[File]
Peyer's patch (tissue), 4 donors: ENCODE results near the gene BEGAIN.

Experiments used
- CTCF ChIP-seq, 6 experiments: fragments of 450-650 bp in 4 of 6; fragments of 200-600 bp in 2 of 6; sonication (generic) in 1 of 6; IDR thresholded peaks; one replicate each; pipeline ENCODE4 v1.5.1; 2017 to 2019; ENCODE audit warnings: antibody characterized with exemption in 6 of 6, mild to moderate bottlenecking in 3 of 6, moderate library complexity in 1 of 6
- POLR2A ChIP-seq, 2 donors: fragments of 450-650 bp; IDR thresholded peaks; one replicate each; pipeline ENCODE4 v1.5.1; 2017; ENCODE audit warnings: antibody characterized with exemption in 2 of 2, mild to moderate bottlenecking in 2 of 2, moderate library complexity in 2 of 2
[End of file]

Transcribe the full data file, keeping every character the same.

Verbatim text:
Peyer's patch (tissue), 4 donors: ENCODE results near the gene BEGAIN.

Experiments used
- CTCF ChIP-seq, 6 experiments: fragments of 450-650 bp in 4 of 6; fragments of 200-600 bp in 2 of 6; sonication (generic) in 1 of 6; IDR thresholded peaks; one replicate each; pipeline ENCODE4 v1.5.1; 2017 to 2019; ENCODE audit warnings: antibody characterized with exemption in 6 of 6, mild to moderate bottlenecking in 3 of 6, moderate library complexity in 1 of 6
- POLR2A ChIP-seq, 2 donors: fragments of 450-650 bp; IDR thresholded peaks; one replicate each; pipeline ENCODE4 v1.5.1; 2017; ENCODE audit warnings: antibody characterized with exemption in 2 of 2, mild to moderate bottlenecking in 2 of 2, moderate library complexity in 2 of 2